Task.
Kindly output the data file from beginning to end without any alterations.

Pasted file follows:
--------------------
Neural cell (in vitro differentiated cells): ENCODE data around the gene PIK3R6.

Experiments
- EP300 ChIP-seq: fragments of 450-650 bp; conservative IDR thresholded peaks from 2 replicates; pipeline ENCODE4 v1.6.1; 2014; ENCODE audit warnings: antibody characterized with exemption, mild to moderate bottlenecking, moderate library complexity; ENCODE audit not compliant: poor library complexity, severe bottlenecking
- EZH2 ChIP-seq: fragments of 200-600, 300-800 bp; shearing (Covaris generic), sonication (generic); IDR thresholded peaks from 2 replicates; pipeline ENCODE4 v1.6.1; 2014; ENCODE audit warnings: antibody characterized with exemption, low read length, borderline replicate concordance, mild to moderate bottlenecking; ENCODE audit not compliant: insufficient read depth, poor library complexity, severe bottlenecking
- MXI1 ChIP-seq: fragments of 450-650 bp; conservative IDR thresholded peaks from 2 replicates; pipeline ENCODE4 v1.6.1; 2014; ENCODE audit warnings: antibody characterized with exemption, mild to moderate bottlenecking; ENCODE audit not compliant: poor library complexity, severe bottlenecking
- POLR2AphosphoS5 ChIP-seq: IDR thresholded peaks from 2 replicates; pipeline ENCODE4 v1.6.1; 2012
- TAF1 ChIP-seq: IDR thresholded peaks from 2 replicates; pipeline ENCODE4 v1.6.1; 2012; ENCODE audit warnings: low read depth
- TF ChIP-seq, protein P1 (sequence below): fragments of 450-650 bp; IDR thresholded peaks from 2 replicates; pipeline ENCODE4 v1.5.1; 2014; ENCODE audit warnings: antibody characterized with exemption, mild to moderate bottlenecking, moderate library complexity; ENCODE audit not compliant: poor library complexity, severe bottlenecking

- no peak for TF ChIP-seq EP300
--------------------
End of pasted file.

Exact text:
Neural cell (in vitro differentiated cells): ENCODE data around the gene PIK3R6.

Experiments
- EP300 ChIP-seq: fragments of 450-650 bp; conservative IDR thresholded peaks from 2 replicates; pipeline ENCODE4 v1.6.1; 2014; ENCODE audit warnings: antibody characterized with exemption, mild to moderate bottlenecking, moderate library complexity; ENCODE audit not compliant: poor library complexity, severe bottlenecking
- EZH2 ChIP-seq: fragments of 200-600, 300-800 bp; shearing (Covaris generic), sonication (generic); IDR thresholded peaks from 2 replicates; pipeline ENCODE4 v1.6.1; 2014; ENCODE audit warnings: antibody characterized with exemption, low read length, borderline replicate concordance, mild to moderate bottlenecking; ENCODE audit not compliant: insufficient read depth, poor library complexity, severe bottlenecking
- MXI1 ChIP-seq: fragments of 450-650 bp; conservative IDR thresholded peaks from 2 replicates; pipeline ENCODE4 v1.6.1; 2014; ENCODE audit warnings: antibody characterized with exemption, mild to moderate bottlenecking; ENCODE audit not compliant: poor library complexity, severe bottlenecking
- POLR2AphosphoS5 ChIP-seq: IDR thresholded peaks from 2 replicates; pipeline ENCODE4 v1.6.1; 2012
- TAF1 ChIP-seq: IDR thresholded peaks from 2 replicates; pipeline ENCODE4 v1.6.1; 2012; ENCODE audit warnings: low read depth
- TF ChIP-seq, protein P1 (sequence below): fragments of 450-650 bp; IDR thresholded peaks from 2 replicates; pipeline ENCODE4 v1.5.1; 2014; ENCODE audit warnings: antibody characterized with exemption, mild to moderate bottlenecking, moderate library complexity; ENCODE audit not compliant: poor library complexity, severe bottlenecking

- no peak for TF ChIP-seq EP300